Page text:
Does there exist a general guide to the alphabetization of degenerate cases?
For example, which is to be listed first, "hamburger" or "Hamburger"?
My answer addresses this question as an indexing question, since (I believe) that is how it was presented at the time I wrote my response. Whether viewed as an indexing question or as a dictionary-entry-order question, though, it is fundamentally a question of style.
The Chicago Manual of Style, fifteenth edition (2003) offers an interesting take on the question of entry order in the "General Rules of Alphabetizing" section of its chapter on indexes:
18.60 Same name. When a person, a place, and a thing have the same name, they are arranged in normal alphabetical order.
Common sense must be exercised. If Amy London and Carolyn Hoe were to appear in the same index as illustrated above, adjustments in the other entries would be needed.
hoe. See garden hoe
In this example, "hoe" comes before "Hoe, Carolyn" because "hoe" as an entry ends after the first three letters, whereas "Hoe, Carolyn" continues to a second word. The reverse case occurs in a later example, which includes these entries:
Abridgement (Croke), 302–3
Abridgement (Rolle), 316, 316–17
abridgement, cases of, 246n161
In this case, the parenthetical words "(Croke)" and "(Rolle)" are not treated as continuations of the one word entry "Abridgement" but as clarifying notes or attributions that can themselves be alphabetized but don't affect the claim of "Abridgement" to be a one-word entry, in contrast to "abridgement, cases of," which is a three-word entry.
Unfortunately, Chicago doesn't offer any direct guidance on the specific question of whether a one-word entry that is capitalized should always precede or always follow an otherwise identical one-word entry that is lowercased. This is perhaps because the question wouldn't have arisen long ago. As Chicago observes (at 18.10):
Traditionally, all main headings in an index were capitalized; Chicago recommends the practice only where the subentries are so numerous that capitalized main headings make for easier navigation.
In other word, in a traditional index, the entries for "Hamburger" and "hamburger" would have looked like this:
At least as late as 1974, when Words into Type, third edition, was published, the traditional style was still the dominant form. All of Words into Type's coverage of indexing issues assumes that the main entries in an index will be initial-capped.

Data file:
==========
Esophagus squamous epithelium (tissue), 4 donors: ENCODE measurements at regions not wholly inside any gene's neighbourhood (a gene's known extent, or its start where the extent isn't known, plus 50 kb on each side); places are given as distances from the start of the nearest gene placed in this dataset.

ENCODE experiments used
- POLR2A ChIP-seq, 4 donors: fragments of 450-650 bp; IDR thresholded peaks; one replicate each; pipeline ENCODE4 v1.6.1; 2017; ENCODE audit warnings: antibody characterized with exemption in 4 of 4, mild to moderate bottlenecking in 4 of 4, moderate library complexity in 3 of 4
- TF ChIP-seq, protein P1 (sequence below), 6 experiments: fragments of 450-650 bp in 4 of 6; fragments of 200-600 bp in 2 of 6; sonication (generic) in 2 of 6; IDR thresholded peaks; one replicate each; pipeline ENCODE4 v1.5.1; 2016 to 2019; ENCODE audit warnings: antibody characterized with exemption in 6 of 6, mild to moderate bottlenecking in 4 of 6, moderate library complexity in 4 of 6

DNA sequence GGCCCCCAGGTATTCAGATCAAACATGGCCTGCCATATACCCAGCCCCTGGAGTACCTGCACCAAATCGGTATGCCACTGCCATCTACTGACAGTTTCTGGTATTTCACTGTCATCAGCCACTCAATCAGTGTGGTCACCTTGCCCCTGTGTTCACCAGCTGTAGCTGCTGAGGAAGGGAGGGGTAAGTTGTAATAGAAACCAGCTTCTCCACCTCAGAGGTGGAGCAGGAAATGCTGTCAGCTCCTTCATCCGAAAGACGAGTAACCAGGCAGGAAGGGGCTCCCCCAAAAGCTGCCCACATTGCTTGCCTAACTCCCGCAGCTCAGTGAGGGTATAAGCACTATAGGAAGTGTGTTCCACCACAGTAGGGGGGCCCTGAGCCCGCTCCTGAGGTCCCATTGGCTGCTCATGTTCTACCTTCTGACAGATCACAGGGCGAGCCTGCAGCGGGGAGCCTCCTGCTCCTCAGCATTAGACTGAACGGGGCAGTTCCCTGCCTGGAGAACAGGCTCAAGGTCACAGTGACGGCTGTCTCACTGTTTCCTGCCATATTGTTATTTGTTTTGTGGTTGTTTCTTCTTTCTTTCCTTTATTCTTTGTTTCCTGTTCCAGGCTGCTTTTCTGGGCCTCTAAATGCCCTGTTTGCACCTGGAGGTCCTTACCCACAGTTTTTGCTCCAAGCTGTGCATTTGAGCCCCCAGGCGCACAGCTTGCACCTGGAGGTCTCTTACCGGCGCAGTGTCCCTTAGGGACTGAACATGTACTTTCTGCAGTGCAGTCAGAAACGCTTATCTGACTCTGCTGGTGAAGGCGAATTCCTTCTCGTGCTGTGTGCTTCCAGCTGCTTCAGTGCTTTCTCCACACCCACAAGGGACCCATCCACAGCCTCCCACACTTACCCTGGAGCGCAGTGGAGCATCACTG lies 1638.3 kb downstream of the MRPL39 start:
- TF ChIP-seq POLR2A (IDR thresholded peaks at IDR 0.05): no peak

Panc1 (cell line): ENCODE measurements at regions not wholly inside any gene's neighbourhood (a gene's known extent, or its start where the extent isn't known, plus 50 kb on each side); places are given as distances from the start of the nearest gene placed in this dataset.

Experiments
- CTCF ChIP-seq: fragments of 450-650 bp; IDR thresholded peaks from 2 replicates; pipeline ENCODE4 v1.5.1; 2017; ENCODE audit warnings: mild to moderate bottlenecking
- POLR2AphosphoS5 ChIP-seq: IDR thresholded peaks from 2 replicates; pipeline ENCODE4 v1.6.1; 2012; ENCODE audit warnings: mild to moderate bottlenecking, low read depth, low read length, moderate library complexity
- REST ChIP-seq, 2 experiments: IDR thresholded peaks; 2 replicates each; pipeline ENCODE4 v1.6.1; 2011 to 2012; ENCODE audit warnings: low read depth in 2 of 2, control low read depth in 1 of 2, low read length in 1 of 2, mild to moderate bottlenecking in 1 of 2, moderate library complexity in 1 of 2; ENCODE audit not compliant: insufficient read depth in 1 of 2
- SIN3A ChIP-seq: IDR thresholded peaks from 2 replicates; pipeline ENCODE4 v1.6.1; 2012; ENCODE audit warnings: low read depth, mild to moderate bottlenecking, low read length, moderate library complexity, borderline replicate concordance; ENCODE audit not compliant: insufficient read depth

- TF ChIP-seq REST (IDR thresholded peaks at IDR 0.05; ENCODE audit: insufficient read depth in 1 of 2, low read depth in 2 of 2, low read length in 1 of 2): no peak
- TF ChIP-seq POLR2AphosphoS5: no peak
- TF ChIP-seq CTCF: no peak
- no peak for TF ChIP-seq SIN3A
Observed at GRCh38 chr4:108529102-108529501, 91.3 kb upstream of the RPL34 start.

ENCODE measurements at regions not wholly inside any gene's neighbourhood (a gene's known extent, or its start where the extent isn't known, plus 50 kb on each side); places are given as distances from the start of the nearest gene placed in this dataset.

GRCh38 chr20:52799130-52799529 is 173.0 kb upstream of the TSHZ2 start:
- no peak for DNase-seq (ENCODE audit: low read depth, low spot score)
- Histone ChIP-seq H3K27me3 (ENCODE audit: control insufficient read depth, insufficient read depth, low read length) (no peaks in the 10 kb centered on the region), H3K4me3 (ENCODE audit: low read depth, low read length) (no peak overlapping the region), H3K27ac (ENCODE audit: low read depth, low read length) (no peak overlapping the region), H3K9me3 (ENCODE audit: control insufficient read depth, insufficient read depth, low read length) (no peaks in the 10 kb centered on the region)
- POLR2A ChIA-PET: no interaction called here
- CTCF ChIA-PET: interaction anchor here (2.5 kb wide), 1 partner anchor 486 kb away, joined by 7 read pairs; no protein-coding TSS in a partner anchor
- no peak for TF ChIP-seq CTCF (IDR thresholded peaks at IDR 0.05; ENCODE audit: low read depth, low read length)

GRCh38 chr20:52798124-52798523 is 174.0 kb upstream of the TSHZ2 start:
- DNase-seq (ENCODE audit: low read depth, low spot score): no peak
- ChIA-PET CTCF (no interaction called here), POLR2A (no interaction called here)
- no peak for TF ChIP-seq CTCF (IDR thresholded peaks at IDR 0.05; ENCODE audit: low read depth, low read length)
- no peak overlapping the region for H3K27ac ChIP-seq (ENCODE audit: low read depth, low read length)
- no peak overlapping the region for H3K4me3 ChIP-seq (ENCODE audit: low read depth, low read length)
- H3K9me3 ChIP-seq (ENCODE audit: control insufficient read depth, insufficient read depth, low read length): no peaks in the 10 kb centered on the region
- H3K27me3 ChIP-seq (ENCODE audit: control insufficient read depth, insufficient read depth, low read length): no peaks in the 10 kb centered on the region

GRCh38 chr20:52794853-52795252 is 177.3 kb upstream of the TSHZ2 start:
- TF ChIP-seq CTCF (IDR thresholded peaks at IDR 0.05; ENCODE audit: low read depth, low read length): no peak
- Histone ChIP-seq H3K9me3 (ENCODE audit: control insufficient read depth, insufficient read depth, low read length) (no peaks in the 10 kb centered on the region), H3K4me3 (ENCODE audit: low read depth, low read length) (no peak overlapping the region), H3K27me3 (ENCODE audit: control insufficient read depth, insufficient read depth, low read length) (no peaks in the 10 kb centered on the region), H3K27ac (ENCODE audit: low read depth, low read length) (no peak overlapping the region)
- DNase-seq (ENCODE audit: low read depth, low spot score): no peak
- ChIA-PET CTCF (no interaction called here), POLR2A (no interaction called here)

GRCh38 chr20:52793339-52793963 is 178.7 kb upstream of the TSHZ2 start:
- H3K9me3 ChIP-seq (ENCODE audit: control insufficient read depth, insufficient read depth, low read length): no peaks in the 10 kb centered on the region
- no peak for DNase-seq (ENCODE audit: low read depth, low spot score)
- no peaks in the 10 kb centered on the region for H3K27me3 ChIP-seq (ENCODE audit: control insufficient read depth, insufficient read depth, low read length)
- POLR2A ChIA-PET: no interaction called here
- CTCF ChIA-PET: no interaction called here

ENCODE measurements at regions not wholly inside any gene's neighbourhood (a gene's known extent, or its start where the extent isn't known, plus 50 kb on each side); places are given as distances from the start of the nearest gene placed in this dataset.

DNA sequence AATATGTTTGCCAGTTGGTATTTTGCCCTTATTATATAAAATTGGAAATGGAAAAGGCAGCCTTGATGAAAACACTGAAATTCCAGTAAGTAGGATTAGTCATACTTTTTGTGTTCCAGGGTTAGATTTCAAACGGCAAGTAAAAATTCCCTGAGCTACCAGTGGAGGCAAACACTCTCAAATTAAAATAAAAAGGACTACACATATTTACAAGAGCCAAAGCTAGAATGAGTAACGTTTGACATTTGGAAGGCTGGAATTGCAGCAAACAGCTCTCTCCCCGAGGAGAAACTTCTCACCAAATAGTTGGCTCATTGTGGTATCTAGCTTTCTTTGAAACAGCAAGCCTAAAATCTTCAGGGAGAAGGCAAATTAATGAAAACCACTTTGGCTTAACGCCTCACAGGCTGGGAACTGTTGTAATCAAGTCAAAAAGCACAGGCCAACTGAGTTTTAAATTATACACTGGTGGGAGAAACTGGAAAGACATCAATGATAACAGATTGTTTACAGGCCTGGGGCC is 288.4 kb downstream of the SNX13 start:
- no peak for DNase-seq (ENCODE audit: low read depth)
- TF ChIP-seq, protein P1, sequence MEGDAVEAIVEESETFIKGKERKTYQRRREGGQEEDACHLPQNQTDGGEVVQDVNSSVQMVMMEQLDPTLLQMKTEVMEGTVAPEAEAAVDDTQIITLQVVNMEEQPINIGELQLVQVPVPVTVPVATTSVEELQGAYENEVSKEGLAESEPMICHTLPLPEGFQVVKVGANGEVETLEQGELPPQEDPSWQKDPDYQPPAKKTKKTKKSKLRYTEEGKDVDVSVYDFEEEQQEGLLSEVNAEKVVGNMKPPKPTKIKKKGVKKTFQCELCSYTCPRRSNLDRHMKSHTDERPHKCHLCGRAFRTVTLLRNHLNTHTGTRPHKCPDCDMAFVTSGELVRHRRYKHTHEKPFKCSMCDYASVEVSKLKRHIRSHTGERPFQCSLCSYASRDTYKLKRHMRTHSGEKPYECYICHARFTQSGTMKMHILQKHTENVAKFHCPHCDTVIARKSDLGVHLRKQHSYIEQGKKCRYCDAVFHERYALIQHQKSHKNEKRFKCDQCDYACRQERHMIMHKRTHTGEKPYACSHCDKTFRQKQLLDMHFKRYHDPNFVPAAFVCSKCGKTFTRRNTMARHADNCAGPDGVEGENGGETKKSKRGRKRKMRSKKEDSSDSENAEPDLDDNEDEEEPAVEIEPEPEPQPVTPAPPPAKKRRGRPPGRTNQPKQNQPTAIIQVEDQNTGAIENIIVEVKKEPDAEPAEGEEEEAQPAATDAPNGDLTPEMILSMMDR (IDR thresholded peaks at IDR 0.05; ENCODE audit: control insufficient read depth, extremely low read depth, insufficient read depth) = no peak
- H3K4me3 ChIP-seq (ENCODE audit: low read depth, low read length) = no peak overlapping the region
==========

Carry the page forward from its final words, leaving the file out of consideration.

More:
Presented with single-word entries for generic "hamburger" and proper name "Hamburger" destined for a modern index, Chicago would appear not to have a preference about which one went first. But once you choose one or the other, I think Chicago would strongly support maintaining the same preference across all other identical pairs of entries in the index.
The Oxford Guide to Style (2002) takes a different (and quite detailed) approach to identical words in its section on alphabetical order in indexing:
16.3.1 Systems of alphabetization
The examples below consist of simple and compound entries; simple names precede compound names. In both systems identical entries are ordered as follows:
people: New York, Earl of
places: New York, USA
subjects, concepts, and objects: New York, population
titles of works: New York, New York
This order leads Oxford to use the following entry order in a subsequent example:
High Water (play)
Oxford thus offers clear-cut advice on whether "hamburger" should precede "Hamburger" in three cases: if "Hamburger" is a person, Hamburger goes first; if "Hamburger" is a place, Hamburger goes first; if "Hamburger" is the title of a work, hamburger goes first. On the other hand, if "Hamburger" is a subject, concept, or object (as "hamburger" is), then the two are on the same footing, and Oxford doesn't recommend putting one or the other first.
If you treat the entries as different by case, then you should place the most important entry first. EG:
God before (a)
god. Capitalization is an indicator of importance, so capitalized terms should come first.
Unfortunately, most of the case-sensitive computer sorting collations (such as ASCII) cannot help you as they sort all uppercase before all lower case. EG:
The long standing practice in indexing and alphabetization is to treat uppercase and lowercase the same. This is reflected in most style manuals, such as the Gregg Reference Manual's "Rules for Alphabetic Filing" (PDF link) which states:
...the differences between capital and lowercase letters should be ignored.
Furthermore, if you are creating an index or a definitions table, the convention is to Capitalize each entry anyway. So if you have the terms
Hamburger, your table would have two entries under
Suppose you have the terms:
Then, 3 different ways to sort them might be:
Standard ASCII Case sensitive -------- -------- -------------- Apple Apple Apple Apple God apple God apple God Snake snake snake
Use the standard approach. The ASCII one is clearly wrong, and the case-sensitive approach will make the table harder to scan and will also irk publishers, editors, and pedants. ;)
ASCII numerical values for 'a' and 'A' have uppercase coming first.